After @property change, why am I getting result 'inf'


After replacing the accessor declaration and definition with @property and @synthesize, I am getting an output of ‘inf’ for the bmi variable. Strangely, when I write the whole formula in the NSLog function, I get the right answer.

Can someone please explain?

Here is main.m (I have added to the contents of NSLog to make sure the formula works)

[code]#import <Foundation/Foundation.h>
#import “Person.h”

int main(int argc, const char * argv[])

@autoreleasepool {
    // Create an instance of Person
    Person *person = [[Person alloc] init];
    // Give the instance variables interesting values
    [person setWeightInKilos:96];
    [person setHeightInMeters:1.8];
    // Call the bodyMassIndex method
    float bmi = [person bodyMassIndex];
    NSLog(@"person (%dkg, %.1fm) has a BMI of %.1f %f",[person weightInKilos], [person heightInMeters], [person weightInKilos] / ([person heightInMeters] * [person heightInMeters]), bmi);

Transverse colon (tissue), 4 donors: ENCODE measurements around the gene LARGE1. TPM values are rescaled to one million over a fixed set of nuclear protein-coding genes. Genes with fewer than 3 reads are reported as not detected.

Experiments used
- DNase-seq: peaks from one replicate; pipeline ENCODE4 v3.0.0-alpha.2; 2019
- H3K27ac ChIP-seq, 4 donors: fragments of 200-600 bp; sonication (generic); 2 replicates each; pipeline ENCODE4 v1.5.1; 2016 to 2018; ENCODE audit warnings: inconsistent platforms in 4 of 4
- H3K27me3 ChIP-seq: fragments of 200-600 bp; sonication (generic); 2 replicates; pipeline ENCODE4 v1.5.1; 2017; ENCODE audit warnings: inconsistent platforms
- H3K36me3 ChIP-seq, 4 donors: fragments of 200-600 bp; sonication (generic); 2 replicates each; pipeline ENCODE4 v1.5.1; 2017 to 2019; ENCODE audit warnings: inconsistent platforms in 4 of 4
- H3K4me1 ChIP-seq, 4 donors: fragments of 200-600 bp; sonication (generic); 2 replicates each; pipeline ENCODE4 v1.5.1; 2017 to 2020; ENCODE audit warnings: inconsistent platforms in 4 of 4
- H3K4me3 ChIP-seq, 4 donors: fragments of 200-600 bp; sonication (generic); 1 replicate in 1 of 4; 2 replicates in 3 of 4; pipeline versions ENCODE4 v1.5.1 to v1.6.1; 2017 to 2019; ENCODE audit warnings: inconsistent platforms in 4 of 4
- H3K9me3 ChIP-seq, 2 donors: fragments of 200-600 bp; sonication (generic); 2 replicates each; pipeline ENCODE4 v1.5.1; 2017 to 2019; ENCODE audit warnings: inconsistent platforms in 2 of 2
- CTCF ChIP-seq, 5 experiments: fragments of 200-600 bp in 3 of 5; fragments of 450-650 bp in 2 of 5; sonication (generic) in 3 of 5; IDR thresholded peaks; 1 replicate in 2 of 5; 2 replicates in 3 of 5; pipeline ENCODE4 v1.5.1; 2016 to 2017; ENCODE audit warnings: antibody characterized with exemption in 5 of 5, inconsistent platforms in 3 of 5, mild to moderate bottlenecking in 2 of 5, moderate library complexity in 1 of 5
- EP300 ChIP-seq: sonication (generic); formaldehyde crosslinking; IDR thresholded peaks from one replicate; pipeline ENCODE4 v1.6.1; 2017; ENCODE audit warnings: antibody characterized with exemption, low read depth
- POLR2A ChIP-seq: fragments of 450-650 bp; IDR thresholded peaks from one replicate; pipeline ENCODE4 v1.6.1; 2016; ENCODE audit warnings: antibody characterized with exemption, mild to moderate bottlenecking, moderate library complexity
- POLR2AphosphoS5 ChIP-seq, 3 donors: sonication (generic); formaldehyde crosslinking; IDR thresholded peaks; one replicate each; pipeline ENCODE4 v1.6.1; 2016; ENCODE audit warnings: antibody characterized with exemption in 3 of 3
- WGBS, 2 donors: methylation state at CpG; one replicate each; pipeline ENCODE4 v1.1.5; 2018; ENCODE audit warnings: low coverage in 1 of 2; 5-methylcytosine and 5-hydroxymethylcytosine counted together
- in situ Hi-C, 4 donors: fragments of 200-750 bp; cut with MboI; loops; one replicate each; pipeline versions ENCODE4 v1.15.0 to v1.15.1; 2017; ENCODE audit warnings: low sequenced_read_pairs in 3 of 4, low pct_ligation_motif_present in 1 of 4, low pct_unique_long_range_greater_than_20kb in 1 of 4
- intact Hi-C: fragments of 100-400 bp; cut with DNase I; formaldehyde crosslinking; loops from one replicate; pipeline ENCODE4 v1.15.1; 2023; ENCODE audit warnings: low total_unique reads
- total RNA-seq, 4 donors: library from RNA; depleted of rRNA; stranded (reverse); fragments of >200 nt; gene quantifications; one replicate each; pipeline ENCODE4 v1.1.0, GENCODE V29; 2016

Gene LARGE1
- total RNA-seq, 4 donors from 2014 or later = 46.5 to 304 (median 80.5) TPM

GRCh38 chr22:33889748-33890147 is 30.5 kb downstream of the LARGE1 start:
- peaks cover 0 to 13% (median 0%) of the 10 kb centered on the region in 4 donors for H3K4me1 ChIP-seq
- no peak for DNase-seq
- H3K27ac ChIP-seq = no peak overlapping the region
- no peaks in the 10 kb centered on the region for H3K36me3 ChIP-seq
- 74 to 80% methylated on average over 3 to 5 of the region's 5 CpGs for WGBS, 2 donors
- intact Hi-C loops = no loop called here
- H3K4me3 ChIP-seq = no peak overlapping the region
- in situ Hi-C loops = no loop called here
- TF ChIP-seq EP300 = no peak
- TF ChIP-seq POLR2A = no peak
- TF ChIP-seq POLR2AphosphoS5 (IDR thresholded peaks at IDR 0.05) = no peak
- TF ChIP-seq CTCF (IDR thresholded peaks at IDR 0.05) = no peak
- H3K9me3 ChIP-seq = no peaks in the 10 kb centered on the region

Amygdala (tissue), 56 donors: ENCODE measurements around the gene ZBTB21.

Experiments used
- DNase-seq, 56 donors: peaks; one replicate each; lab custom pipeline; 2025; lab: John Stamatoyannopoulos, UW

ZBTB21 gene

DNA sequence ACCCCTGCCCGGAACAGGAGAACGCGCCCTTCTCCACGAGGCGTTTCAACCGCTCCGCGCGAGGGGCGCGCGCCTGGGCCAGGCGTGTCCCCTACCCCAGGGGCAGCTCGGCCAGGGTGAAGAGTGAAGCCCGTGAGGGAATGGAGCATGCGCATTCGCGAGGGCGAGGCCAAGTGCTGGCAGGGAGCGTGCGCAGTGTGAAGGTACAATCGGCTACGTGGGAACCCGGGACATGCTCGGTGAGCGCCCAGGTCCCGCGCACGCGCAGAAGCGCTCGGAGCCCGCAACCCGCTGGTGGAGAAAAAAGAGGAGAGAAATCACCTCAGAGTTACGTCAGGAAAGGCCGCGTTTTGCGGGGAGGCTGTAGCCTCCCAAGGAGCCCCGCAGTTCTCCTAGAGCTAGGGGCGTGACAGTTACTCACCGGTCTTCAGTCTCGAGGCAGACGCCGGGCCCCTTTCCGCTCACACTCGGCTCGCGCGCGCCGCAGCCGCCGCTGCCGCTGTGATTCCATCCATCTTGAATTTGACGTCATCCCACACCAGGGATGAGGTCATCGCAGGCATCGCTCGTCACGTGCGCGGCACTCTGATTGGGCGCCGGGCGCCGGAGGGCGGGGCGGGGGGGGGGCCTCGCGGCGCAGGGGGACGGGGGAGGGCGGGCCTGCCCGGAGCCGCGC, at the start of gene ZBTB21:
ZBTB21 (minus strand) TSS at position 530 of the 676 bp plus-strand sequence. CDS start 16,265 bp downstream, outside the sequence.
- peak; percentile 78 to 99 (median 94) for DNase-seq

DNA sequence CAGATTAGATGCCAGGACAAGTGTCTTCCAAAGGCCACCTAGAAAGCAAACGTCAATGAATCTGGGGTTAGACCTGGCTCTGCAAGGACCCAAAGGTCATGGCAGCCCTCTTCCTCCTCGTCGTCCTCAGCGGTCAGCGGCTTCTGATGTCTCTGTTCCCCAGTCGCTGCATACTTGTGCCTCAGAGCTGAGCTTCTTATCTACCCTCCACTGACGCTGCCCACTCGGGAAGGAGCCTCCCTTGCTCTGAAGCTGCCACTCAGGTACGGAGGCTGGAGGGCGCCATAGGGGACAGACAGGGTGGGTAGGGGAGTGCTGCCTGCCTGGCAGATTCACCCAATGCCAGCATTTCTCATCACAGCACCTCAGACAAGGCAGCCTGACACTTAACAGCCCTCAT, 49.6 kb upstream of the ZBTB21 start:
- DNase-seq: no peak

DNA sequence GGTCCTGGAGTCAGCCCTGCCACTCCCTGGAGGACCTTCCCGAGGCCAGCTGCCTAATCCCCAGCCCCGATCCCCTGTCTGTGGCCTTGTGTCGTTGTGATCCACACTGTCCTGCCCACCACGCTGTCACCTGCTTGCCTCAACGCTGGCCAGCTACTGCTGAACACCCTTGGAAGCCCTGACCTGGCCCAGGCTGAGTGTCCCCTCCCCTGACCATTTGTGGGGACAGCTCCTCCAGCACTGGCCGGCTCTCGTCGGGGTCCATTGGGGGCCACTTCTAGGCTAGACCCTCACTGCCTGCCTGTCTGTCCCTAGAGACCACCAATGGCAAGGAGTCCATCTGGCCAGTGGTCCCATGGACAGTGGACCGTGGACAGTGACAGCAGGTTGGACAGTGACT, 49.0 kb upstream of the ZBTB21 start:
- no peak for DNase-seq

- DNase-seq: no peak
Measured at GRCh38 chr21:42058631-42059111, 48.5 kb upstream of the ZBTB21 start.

return 0;


And here is the output I am receiving:


[code]#import <Foundation/Foundation.h>

// The class Person inherits all the instance variables and methods defined by the class NSObject

@interface Person : NSObject
// It has two instance variables
float heightInMetres;
int weightInKilos;

@property float heightInMeters;
@property int weightInKilos;

// This method calculates the Body Mass Index

  • (float) bodyMassIndex;



#import "Person.h"

@implementation Person

@synthesize heightInMeters, weightInKilos;

- (float) bodyMassIndex
    return weightInKilos / (heightInMetres * heightInMetres);



Are those direct cut and pastes? Because in some places you have heightInMeters and in others you have heightInMetres. You might be getting a divide by zero.


NOTE TO SELF: Attention to detail! School boy error.

Thanks…although I would of thought Xcode would pick upon it by warning me?


I think the reason why it didn’t generate a warning is that you have one spelling synthesized and one spelling declared explicitly, so both variables actually existed, and used in different places. Then when you set one but divided by the other one, the divide by zero happened and you got the infinity token back as a result.